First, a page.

We Summon the Darkness could work for some people, but I’m convinced that many of them have not seen better movies that do what this film can do but better. It wants to be subversive, and it’s mildly entertaining purely for its performances, but it could’ve been so much more. It should’ve been so much more.

2.5/5
-Kyle A. Goethe

Escape Room (2019)

Director: Adam Robitel

Cast: Taylor Russell, Logan Miller, Jay Ellis, Deborah Ann Woll, Tyler Labine, Nik Dodani

Screenplay: Bragi F. Schut, Maria Melnik

99 mins. Rated PG-13 for terror/perilous action, violence, some suggestive material and language.

 

An Escape Room that tries to actually kill you is quite the high concept for a horror movie. How is plays out onscreen is another thing altogether.

Zoey (Taylor Russell, Before I Fall, TV’s Lost in Space) needs to put herself out there more. She is closed off, nervous, and lacks confidence. So when her professor challenges her to do something outside her comfort zone over the school break and a mysterious invite shows up to her dorm for an escape room, she takes the opportunity, but she and the other members of the escape room quickly learn that this is not a normal game, and they are in true danger. The group must work together to pass all the tests of the escape room and hopefully escape…with their lives.

Escape Room was so much more fun than I expected it to be. I felt like the film would be missing a certain amount of style just from what I’ve seen in other films with a similar concept. That being said, each room has a style and theme to it and most of them are really fun to participate in. I was not in a crowded theater but I found myself joining in with the other people in the theater to guess how to solve each puzzle. It was a great experience.

The story’s biggest faults are in the structure. The first scene of the film, set in the escape room, uses misdirection quite poorly. Then, it flashes back to earlier events and the story goes fine from there for the most part. The finale, though, gets very clunky. Getting to see more about the makers of the escape room didn’t really work, and then the film goes on too long trying to build a mythology. The last scene just flat-out didn’t work.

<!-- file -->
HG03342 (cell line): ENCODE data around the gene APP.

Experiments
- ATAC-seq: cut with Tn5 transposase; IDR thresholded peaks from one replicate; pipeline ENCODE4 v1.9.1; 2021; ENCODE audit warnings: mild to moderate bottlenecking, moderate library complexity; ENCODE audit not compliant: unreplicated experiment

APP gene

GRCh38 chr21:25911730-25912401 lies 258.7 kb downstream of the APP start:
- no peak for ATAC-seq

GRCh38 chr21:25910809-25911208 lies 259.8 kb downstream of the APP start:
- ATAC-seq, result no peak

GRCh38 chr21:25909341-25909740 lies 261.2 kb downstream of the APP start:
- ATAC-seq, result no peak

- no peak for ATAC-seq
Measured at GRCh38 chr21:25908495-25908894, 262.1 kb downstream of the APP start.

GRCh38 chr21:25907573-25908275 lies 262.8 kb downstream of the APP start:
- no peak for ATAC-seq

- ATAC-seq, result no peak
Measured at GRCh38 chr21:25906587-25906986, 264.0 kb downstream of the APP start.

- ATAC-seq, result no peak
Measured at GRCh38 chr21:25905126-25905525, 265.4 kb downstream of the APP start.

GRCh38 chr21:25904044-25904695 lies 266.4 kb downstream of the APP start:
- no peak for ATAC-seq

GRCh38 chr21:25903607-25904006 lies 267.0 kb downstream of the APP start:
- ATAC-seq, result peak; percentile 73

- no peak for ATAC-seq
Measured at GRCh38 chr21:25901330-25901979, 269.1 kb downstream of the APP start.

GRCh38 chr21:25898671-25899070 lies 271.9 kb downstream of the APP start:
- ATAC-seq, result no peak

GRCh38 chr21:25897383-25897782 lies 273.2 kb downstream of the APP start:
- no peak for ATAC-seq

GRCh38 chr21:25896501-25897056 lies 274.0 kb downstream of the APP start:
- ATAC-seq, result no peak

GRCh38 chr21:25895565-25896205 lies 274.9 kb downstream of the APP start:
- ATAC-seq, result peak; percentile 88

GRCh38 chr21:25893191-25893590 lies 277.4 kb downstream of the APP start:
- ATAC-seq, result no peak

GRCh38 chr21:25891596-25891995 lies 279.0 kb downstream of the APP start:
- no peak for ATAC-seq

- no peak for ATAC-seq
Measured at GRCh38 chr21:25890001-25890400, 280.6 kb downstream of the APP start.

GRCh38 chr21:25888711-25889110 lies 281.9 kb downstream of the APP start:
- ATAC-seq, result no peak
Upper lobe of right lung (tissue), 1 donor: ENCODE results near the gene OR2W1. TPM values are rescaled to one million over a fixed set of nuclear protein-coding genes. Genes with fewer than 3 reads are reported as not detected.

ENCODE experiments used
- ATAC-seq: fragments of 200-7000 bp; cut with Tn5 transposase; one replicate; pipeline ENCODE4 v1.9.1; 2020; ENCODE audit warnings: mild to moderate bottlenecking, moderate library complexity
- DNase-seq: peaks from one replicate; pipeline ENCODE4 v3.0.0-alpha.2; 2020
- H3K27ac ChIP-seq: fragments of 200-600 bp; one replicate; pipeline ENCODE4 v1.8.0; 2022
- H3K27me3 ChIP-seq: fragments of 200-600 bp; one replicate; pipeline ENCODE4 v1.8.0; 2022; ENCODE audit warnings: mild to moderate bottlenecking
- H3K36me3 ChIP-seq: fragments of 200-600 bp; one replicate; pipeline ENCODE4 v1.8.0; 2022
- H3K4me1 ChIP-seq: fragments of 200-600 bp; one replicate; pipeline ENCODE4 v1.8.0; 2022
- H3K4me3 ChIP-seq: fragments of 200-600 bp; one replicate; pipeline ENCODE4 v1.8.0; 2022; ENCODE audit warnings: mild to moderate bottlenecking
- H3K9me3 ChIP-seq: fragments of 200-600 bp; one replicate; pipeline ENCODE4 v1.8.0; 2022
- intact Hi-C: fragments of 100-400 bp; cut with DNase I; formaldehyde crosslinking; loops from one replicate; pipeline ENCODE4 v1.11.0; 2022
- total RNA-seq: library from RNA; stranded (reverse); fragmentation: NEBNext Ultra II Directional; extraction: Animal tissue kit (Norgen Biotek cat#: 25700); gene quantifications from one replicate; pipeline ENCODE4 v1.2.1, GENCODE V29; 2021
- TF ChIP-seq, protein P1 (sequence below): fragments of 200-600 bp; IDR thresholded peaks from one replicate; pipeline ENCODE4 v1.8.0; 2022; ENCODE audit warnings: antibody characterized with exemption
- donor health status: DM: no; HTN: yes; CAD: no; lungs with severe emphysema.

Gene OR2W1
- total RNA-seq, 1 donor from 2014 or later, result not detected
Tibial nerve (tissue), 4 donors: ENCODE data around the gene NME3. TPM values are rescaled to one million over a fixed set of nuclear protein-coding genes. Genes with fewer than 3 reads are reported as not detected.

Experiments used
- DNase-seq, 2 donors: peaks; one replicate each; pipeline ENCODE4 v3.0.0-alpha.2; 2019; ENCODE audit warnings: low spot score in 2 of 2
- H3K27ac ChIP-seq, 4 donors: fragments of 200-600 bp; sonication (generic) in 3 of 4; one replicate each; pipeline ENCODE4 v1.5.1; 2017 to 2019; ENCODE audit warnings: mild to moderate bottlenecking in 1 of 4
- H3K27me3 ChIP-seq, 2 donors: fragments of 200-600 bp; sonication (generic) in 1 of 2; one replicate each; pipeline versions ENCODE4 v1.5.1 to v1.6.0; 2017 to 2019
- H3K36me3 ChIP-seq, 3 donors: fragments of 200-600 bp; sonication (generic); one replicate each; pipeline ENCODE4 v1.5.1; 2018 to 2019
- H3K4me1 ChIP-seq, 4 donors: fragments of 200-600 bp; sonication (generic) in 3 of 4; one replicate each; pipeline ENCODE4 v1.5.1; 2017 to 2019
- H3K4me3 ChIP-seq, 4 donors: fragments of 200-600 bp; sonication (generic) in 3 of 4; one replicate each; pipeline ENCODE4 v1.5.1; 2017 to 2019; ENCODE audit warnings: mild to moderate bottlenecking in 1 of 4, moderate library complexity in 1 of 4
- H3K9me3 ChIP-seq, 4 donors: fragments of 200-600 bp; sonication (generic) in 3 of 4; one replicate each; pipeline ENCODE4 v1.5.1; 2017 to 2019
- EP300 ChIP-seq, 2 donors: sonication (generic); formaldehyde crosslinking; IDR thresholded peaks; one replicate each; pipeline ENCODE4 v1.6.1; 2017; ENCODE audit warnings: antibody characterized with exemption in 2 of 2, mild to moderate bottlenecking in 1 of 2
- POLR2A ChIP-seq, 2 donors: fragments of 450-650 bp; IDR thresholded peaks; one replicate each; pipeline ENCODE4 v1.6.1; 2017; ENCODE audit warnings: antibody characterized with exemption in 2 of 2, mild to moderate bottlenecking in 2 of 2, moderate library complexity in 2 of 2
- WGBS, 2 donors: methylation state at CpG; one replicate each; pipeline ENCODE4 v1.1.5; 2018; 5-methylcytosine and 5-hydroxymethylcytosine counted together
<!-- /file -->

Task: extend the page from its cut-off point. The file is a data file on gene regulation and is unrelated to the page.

The characters are fun to connect to, even though many of them are archetypes of characters we would see in a horror film. They are enjoyable to watch as people get picked off but they aren’t extremely well-put together for the film. Zoey is the girl that is super-shy. Ben (Logan Miller, Scout’s Guide to the Zombie Apocalypse, Love, Simon) is the weird awkward guy. Jason (Jay Ellis, A Boy. A Girl. A Dream., TV’s Insecure) is the rich douchebag who is just out for himself. Amanda (Deborah Ann Woll, Silver Lake, TV’s True Blood) is the pretty and tough ex-military woman. Everyone has their archetype, the most interesting being Danny (Nik Dodani, Alex Strangelove, TV’s Atypical), a guy who has been in escape rooms before and is kind of the expert, but even he is the nerd of the group.

Escape Room is a flawed but extremely enjoyable time at the movies. I’m happy to hear that a sequel is on the way because I believe this has the makings of a franchise. They need to fix the mythology or throw it out altogether and just focus on the rooms and character development. This is a popcorn thrill ride at the core and so much fun.

 

3.5/5

-Kyle A. Goethe

 

 

For my review of Adam Robitel’s Insidious: The Last Key, click here.